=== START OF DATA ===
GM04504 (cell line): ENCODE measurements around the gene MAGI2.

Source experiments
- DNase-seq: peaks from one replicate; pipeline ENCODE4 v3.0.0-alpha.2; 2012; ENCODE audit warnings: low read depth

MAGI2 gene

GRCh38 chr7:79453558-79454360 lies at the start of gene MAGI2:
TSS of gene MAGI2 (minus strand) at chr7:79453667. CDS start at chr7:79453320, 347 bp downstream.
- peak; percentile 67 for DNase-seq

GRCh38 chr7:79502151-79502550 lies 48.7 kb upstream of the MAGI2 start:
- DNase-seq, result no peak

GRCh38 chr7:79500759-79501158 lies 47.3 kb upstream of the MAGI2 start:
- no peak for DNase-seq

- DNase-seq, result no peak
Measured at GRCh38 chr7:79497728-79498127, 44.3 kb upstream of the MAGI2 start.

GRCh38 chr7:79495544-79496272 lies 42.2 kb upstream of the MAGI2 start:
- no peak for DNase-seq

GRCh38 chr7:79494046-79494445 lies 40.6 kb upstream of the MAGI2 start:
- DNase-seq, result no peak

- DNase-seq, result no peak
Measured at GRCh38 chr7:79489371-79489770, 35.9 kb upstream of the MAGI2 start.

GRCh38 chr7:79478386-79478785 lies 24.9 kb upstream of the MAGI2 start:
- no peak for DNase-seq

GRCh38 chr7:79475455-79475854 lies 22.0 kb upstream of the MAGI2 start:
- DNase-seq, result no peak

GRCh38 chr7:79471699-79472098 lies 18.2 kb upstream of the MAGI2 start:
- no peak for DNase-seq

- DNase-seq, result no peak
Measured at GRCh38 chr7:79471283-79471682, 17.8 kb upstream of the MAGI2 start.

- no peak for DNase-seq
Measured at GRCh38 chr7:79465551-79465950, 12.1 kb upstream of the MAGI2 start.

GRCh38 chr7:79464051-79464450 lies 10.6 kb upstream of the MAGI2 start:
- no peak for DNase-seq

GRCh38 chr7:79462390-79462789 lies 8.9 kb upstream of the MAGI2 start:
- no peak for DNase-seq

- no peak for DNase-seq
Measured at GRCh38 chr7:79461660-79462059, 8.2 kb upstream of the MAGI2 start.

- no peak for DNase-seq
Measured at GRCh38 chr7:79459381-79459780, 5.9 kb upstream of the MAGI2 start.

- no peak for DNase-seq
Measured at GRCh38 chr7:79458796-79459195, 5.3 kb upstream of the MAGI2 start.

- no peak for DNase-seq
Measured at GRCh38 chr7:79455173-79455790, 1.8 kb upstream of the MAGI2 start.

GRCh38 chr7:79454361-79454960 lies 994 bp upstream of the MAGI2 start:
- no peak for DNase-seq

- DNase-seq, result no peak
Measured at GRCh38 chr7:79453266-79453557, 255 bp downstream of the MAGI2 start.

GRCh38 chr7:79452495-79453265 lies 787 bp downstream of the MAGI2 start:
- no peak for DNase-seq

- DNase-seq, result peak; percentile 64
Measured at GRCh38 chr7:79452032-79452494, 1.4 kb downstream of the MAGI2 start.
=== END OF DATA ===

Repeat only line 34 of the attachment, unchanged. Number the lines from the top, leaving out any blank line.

- no peak for DNase-seq